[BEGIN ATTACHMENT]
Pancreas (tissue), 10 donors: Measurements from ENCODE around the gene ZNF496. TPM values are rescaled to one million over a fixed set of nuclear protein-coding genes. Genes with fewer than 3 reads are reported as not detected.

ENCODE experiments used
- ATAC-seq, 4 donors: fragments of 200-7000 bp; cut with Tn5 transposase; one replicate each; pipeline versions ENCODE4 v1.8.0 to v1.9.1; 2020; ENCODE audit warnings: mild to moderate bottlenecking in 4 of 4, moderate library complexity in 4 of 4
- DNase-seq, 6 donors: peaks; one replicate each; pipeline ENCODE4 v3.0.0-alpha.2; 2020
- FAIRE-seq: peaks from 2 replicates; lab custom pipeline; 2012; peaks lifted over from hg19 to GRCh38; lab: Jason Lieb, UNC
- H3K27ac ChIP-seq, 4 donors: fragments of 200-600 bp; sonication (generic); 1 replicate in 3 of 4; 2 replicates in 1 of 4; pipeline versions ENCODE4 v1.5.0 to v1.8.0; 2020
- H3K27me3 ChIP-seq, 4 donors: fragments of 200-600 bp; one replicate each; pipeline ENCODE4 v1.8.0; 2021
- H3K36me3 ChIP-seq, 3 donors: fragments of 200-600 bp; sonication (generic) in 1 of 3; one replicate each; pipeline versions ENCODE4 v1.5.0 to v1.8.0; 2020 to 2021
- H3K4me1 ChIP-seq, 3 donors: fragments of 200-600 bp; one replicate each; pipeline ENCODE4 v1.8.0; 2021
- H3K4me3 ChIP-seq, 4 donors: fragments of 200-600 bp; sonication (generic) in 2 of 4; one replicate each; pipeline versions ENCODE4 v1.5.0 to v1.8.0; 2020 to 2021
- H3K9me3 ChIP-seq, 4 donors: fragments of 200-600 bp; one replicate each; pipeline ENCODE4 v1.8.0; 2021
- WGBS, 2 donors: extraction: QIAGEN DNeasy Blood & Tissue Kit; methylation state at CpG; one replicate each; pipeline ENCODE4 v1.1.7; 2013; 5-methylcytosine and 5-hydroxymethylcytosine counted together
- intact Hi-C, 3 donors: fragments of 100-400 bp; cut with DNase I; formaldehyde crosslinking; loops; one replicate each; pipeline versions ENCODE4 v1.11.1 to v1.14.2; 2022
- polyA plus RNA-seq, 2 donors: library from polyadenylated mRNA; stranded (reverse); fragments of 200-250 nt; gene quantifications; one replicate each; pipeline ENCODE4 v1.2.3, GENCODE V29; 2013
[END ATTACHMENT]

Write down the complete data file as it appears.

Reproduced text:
Pancreas (tissue), 10 donors: Measurements from ENCODE around the gene ZNF496. TPM values are rescaled to one million over a fixed set of nuclear protein-coding genes. Genes with fewer than 3 reads are reported as not detected.

ENCODE experiments used
- ATAC-seq, 4 donors: fragments of 200-7000 bp; cut with Tn5 transposase; one replicate each; pipeline versions ENCODE4 v1.8.0 to v1.9.1; 2020; ENCODE audit warnings: mild to moderate bottlenecking in 4 of 4, moderate library complexity in 4 of 4
- DNase-seq, 6 donors: peaks; one replicate each; pipeline ENCODE4 v3.0.0-alpha.2; 2020
- FAIRE-seq: peaks from 2 replicates; lab custom pipeline; 2012; peaks lifted over from hg19 to GRCh38; lab: Jason Lieb, UNC
- H3K27ac ChIP-seq, 4 donors: fragments of 200-600 bp; sonication (generic); 1 replicate in 3 of 4; 2 replicates in 1 of 4; pipeline versions ENCODE4 v1.5.0 to v1.8.0; 2020
- H3K27me3 ChIP-seq, 4 donors: fragments of 200-600 bp; one replicate each; pipeline ENCODE4 v1.8.0; 2021
- H3K36me3 ChIP-seq, 3 donors: fragments of 200-600 bp; sonication (generic) in 1 of 3; one replicate each; pipeline versions ENCODE4 v1.5.0 to v1.8.0; 2020 to 2021
- H3K4me1 ChIP-seq, 3 donors: fragments of 200-600 bp; one replicate each; pipeline ENCODE4 v1.8.0; 2021
- H3K4me3 ChIP-seq, 4 donors: fragments of 200-600 bp; sonication (generic) in 2 of 4; one replicate each; pipeline versions ENCODE4 v1.5.0 to v1.8.0; 2020 to 2021
- H3K9me3 ChIP-seq, 4 donors: fragments of 200-600 bp; one replicate each; pipeline ENCODE4 v1.8.0; 2021
- WGBS, 2 donors: extraction: QIAGEN DNeasy Blood & Tissue Kit; methylation state at CpG; one replicate each; pipeline ENCODE4 v1.1.7; 2013; 5-methylcytosine and 5-hydroxymethylcytosine counted together
- intact Hi-C, 3 donors: fragments of 100-400 bp; cut with DNase I; formaldehyde crosslinking; loops; one replicate each; pipeline versions ENCODE4 v1.11.1 to v1.14.2; 2022
- polyA plus RNA-seq, 2 donors: library from polyadenylated mRNA; stranded (reverse); fragments of 200-250 nt; gene quantifications; one replicate each; pipeline ENCODE4 v1.2.3, GENCODE V29; 2013